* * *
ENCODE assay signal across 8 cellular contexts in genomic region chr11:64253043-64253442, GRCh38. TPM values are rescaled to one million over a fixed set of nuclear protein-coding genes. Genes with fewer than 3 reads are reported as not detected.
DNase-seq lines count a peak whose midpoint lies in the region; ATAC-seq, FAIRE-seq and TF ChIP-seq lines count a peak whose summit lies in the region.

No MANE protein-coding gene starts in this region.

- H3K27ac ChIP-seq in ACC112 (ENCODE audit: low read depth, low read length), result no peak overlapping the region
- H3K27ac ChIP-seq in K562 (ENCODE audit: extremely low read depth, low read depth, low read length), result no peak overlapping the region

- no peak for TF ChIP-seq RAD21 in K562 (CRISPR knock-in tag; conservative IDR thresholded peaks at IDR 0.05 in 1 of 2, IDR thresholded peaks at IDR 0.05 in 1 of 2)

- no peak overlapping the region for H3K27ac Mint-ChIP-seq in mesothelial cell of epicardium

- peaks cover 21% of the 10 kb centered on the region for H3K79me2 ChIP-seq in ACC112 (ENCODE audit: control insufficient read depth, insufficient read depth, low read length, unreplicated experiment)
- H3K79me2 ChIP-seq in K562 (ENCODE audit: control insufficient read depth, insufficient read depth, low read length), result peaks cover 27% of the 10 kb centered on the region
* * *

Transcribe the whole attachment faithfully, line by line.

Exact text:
ENCODE assay signal across 8 cellular contexts in genomic region chr11:64253043-64253442, GRCh38. TPM values are rescaled to one million over a fixed set of nuclear protein-coding genes. Genes with fewer than 3 reads are reported as not detected.
DNase-seq lines count a peak whose midpoint lies in the region; ATAC-seq, FAIRE-seq and TF ChIP-seq lines count a peak whose summit lies in the region.

No MANE protein-coding gene starts in this region.

- H3K27ac ChIP-seq in ACC112 (ENCODE audit: low read depth, low read length), result no peak overlapping the region
- H3K27ac ChIP-seq in K562 (ENCODE audit: extremely low read depth, low read depth, low read length), result no peak overlapping the region

- no peak for TF ChIP-seq RAD21 in K562 (CRISPR knock-in tag; conservative IDR thresholded peaks at IDR 0.05 in 1 of 2, IDR thresholded peaks at IDR 0.05 in 1 of 2)

- no peak overlapping the region for H3K27ac Mint-ChIP-seq in mesothelial cell of epicardium

- peaks cover 21% of the 10 kb centered on the region for H3K79me2 ChIP-seq in ACC112 (ENCODE audit: control insufficient read depth, insufficient read depth, low read length, unreplicated experiment)
- H3K79me2 ChIP-seq in K562 (ENCODE audit: control insufficient read depth, insufficient read depth, low read length), result peaks cover 27% of the 10 kb centered on the region